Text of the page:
Since last year, the world’s billionaire population has grown by 7.1 percent, according to the “Wealth-X and UBS Billionaire Census 2014.”
In other words, there are now 2,325 billionaires in the world who together have over $7 trillion, but most of them just have a couple billion each. Above we’ve provided Wealth-X’s video that visualizes the state of the world’s billionaires.
So what raises your chances of eating a slice of the billion-dollar pie? Here we’ve compiled six things that most billionaires have in common, according to Wealth-X and UBS’ data. (Of course, correlation does not necessarily mean causation.
Control your birth: Almost a quarter of the world’s billionaires are in the U.S., but Liechtenstein’s population is the most billionaire-dense and none of them are foreign-born. Only 300 billionaires are female and they’re more likely to have inherited their wealth, but 60 percent of male billionaires are completely self-made.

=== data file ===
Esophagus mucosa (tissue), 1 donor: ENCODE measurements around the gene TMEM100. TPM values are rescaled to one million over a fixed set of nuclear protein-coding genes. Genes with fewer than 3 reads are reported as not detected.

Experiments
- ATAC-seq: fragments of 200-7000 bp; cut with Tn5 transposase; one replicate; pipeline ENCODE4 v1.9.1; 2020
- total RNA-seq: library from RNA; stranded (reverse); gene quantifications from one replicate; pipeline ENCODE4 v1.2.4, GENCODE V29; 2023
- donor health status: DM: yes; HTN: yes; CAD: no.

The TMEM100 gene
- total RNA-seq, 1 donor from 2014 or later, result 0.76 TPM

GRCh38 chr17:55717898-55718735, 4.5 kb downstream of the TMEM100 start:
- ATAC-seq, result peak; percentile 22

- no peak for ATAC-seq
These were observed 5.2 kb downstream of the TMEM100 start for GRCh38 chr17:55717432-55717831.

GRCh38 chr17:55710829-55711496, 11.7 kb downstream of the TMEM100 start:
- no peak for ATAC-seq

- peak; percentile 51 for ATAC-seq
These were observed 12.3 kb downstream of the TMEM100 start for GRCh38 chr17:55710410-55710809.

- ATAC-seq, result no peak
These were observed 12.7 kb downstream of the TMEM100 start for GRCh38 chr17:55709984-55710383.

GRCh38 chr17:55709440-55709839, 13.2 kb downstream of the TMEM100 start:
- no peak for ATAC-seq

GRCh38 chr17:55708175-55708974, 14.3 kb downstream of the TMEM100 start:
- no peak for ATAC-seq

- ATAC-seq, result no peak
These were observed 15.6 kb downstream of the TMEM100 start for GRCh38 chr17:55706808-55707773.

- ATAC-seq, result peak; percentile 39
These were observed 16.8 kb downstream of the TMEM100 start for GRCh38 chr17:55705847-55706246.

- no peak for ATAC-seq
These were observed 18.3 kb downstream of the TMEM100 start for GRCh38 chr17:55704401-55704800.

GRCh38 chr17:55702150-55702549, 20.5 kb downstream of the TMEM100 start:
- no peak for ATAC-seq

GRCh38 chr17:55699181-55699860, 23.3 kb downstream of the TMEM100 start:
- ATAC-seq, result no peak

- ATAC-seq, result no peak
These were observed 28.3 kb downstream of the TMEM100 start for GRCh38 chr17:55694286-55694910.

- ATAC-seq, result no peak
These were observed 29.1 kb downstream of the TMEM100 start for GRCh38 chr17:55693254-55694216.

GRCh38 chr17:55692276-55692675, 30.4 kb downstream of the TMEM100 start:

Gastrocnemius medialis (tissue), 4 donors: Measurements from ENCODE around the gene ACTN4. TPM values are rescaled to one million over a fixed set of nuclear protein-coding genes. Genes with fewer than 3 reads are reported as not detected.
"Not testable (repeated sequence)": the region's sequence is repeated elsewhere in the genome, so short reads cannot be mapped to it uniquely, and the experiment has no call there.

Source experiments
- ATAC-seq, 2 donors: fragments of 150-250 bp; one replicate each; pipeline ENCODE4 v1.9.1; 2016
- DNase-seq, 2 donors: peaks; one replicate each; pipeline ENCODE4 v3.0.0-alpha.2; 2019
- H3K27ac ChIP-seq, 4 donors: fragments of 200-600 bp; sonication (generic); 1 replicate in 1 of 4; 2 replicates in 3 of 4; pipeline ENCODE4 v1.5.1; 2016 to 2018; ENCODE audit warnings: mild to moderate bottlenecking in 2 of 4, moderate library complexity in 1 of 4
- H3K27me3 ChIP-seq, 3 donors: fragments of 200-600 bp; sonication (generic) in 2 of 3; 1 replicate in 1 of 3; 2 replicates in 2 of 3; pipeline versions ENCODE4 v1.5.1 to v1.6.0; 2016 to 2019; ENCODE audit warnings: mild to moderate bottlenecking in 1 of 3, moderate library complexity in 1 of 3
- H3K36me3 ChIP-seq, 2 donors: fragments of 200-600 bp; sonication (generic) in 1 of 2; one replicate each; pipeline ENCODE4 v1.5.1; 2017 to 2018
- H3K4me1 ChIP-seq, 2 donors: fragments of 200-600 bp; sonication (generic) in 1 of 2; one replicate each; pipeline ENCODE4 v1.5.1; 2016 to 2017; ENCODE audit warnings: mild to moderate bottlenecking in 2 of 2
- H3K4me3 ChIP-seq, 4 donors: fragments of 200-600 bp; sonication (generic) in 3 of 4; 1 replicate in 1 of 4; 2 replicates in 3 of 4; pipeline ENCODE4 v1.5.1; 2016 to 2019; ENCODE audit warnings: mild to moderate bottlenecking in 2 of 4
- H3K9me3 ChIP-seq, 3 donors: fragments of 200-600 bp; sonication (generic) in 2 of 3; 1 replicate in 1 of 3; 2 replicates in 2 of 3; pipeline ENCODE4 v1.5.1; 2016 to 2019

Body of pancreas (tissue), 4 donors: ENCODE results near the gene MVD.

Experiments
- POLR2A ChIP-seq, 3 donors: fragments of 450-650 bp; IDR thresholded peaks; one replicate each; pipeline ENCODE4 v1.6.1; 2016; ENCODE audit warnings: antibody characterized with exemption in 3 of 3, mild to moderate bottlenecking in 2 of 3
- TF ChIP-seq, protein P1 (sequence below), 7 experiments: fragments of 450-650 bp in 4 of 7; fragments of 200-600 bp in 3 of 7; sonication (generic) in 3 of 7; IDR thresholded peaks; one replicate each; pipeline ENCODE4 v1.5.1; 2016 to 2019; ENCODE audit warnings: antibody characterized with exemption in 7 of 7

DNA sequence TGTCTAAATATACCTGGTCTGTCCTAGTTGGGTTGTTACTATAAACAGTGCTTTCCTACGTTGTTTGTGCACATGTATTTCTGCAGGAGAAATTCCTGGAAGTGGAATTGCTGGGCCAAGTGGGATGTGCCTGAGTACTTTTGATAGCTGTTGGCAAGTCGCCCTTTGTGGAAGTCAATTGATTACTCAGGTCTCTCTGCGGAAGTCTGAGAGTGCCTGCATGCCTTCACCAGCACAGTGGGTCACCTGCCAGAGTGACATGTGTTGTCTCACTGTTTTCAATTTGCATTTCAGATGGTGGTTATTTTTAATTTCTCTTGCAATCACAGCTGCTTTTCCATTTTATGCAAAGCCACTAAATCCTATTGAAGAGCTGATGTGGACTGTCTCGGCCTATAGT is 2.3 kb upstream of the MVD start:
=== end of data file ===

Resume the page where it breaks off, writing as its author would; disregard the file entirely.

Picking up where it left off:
Wait your turn: The “typical billionaire” -- if a billionaire could be considered typical -- is 63 years old and has just over $3 billion, but they didn’t make their first million until they were almost 50.
Go to college: While most billionaires have a college degree -- 65 percent -- over 40 percent of those with a college education just have a bachelor’s degree. The University of Pennsylvania educated the highest number of today’s billionaires -- 25.
Invest in finance and big business: Of the total, 19.3 percent of billionaires made their money through the finance and banking industry, and 12.1 percent through “industrial conglomerates.” However, 7.6 percent have their money in real estate and 4.9 percent in apparel and luxury. And most have their hands in multiple cookie jars.
Get married: Most billionaires are married -- 86.1 percent -- and have kids. Only 3.1 percent have never been married. And most billionaires have a pretty broad social group.
Find a hobby: Billionaires like sports and are generous. According to the data, 68.3 percent are involved in sports, 51.9 percent philanthropic endeavors, 23.4 percent outdoorsy activities and 23.1 percent the arts.